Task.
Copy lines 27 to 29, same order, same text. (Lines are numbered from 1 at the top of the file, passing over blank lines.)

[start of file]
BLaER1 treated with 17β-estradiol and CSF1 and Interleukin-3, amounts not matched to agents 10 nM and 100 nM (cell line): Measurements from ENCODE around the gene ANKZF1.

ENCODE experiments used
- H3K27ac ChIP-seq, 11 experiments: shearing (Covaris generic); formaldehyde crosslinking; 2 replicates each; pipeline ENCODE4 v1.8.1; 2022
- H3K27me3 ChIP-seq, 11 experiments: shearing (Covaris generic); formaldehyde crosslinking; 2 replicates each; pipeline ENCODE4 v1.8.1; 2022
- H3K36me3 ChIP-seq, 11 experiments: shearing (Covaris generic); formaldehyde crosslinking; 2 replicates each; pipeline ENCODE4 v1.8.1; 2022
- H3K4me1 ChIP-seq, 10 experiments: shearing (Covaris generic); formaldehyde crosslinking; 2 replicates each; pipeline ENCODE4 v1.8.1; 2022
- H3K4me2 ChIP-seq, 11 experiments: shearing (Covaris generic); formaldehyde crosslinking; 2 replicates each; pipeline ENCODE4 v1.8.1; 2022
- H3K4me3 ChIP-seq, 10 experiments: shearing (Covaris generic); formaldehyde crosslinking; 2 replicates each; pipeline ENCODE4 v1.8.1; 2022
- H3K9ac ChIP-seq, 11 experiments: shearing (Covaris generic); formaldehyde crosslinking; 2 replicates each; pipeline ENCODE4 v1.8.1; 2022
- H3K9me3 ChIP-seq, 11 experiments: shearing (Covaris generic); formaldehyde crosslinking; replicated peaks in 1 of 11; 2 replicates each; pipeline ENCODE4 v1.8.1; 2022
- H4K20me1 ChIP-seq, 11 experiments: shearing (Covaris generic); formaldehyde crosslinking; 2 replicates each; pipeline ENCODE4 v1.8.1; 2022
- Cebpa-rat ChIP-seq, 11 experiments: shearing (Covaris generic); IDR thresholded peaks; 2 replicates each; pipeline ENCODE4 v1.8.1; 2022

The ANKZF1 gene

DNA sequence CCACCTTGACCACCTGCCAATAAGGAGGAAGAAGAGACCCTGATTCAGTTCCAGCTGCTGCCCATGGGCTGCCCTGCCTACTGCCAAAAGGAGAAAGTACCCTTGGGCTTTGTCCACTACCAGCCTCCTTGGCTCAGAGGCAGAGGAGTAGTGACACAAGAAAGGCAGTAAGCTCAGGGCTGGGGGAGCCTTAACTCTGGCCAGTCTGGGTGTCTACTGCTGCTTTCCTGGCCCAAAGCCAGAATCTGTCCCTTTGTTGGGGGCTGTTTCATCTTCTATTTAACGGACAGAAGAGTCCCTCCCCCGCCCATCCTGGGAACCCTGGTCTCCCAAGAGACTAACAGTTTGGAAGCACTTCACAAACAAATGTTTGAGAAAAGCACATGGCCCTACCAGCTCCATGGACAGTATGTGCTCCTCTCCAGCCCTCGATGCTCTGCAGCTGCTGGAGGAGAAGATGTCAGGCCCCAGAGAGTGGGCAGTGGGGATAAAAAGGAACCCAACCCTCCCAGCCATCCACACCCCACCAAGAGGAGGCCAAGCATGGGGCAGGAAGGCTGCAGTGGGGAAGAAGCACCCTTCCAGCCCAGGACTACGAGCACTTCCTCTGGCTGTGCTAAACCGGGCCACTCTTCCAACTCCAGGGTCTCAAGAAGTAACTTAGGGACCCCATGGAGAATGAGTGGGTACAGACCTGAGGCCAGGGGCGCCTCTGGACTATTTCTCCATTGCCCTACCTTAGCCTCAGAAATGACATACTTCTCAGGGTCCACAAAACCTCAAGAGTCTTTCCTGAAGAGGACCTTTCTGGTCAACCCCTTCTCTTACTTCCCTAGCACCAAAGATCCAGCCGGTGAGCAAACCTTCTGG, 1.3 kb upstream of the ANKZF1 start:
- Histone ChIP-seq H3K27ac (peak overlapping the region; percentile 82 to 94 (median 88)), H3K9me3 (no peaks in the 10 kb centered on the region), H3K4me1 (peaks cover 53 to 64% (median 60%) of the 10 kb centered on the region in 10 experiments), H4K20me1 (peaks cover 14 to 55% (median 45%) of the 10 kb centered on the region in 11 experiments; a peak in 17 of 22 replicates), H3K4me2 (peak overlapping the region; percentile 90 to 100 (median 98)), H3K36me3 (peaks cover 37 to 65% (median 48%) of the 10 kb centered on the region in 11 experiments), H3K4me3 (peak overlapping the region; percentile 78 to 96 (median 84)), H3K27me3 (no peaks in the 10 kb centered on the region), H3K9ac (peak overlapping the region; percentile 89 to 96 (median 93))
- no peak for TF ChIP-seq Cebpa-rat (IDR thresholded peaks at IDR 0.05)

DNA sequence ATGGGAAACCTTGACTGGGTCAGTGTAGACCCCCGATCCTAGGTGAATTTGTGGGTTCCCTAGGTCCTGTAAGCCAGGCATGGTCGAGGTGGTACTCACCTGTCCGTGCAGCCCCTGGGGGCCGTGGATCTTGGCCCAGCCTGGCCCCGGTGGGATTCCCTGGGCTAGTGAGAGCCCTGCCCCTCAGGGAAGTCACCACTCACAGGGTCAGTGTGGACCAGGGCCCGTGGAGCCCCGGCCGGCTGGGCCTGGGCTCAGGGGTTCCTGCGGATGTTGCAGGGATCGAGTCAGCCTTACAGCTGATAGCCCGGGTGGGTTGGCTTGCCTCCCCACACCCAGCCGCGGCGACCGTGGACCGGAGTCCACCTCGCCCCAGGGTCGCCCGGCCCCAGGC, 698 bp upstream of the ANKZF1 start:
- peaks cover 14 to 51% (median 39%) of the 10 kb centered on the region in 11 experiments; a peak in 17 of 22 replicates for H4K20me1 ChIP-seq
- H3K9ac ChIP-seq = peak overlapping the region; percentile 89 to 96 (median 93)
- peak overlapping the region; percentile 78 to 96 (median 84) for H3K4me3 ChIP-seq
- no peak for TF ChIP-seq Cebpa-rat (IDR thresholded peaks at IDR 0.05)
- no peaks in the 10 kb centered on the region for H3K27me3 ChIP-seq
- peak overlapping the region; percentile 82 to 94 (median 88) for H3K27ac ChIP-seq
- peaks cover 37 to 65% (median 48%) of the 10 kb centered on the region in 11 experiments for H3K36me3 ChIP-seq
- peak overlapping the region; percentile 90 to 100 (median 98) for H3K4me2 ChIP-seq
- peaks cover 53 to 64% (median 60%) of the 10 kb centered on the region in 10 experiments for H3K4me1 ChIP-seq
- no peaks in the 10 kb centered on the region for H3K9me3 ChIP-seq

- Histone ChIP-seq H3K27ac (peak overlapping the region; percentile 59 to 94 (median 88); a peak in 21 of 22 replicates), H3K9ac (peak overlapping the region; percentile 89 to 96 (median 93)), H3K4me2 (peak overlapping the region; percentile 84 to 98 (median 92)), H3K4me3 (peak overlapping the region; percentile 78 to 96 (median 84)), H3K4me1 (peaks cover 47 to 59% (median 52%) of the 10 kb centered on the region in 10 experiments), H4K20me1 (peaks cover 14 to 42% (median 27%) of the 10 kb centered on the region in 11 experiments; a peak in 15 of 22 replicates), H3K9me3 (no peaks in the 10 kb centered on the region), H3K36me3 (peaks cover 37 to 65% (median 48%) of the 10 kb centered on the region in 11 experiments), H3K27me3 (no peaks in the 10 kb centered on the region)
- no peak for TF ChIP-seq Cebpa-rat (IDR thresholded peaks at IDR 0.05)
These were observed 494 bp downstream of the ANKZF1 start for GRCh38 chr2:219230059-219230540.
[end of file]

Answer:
- no peaks in the 10 kb centered on the region for H3K9me3 ChIP-seq

- Histone ChIP-seq H3K27ac (peak overlapping the region; percentile 59 to 94 (median 88); a peak in 21 of 22 replicates), H3K9ac (peak overlapping the region; percentile 89 to 96 (median 93)), H3K4me2 (peak overlapping the region; percentile 84 to 98 (median 92)), H3K4me3 (peak overlapping the region; percentile 78 to 96 (median 84)), H3K4me1 (peaks cover 47 to 59% (median 52%) of the 10 kb centered on the region in 10 experiments), H4K20me1 (peaks cover 14 to 42% (median 27%) of the 10 kb centered on the region in 11 experiments; a peak in 15 of 22 replicates), H3K9me3 (no peaks in the 10 kb centered on the region), H3K36me3 (peaks cover 37 to 65% (median 48%) of the 10 kb centered on the region in 11 experiments), H3K27me3 (no peaks in the 10 kb centered on the region)
- no peak for TF ChIP-seq Cebpa-rat (IDR thresholded peaks at IDR 0.05)